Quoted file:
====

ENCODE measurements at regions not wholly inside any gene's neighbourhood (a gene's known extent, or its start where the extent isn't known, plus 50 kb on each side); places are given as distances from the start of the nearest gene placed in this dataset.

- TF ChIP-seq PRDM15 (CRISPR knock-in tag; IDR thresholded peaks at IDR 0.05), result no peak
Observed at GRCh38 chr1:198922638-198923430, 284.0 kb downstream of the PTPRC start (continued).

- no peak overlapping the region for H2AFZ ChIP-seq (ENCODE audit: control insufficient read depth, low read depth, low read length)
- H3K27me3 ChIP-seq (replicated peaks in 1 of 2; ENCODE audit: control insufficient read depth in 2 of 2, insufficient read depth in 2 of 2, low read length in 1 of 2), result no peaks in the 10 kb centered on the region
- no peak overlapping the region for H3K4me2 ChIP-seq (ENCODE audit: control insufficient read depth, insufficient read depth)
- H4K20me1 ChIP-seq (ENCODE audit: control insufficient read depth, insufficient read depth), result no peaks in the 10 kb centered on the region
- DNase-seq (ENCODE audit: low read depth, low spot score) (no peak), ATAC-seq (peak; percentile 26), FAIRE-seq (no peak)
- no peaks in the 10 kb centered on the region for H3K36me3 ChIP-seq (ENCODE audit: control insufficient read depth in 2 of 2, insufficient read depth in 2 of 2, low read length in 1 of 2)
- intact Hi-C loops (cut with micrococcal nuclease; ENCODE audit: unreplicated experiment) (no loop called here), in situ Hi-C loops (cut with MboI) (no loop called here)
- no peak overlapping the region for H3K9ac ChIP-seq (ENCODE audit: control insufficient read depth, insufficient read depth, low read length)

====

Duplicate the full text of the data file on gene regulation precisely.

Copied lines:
ENCODE measurements at regions not wholly inside any gene's neighbourhood (a gene's known extent, or its start where the extent isn't known, plus 50 kb on each side); places are given as distances from the start of the nearest gene placed in this dataset.

- TF ChIP-seq PRDM15 (CRISPR knock-in tag; IDR thresholded peaks at IDR 0.05), result no peak
Observed at GRCh38 chr1:198922638-198923430, 284.0 kb downstream of the PTPRC start (continued).

- no peak overlapping the region for H2AFZ ChIP-seq (ENCODE audit: control insufficient read depth, low read depth, low read length)
- H3K27me3 ChIP-seq (replicated peaks in 1 of 2; ENCODE audit: control insufficient read depth in 2 of 2, insufficient read depth in 2 of 2, low read length in 1 of 2), result no peaks in the 10 kb centered on the region
- no peak overlapping the region for H3K4me2 ChIP-seq (ENCODE audit: control insufficient read depth, insufficient read depth)
- H4K20me1 ChIP-seq (ENCODE audit: control insufficient read depth, insufficient read depth), result no peaks in the 10 kb centered on the region
- DNase-seq (ENCODE audit: low read depth, low spot score) (no peak), ATAC-seq (peak; percentile 26), FAIRE-seq (no peak)
- no peaks in the 10 kb centered on the region for H3K36me3 ChIP-seq (ENCODE audit: control insufficient read depth in 2 of 2, insufficient read depth in 2 of 2, low read length in 1 of 2)
- intact Hi-C loops (cut with micrococcal nuclease; ENCODE audit: unreplicated experiment) (no loop called here), in situ Hi-C loops (cut with MboI) (no loop called here)
- no peak overlapping the region for H3K9ac ChIP-seq (ENCODE audit: control insufficient read depth, insufficient read depth, low read length)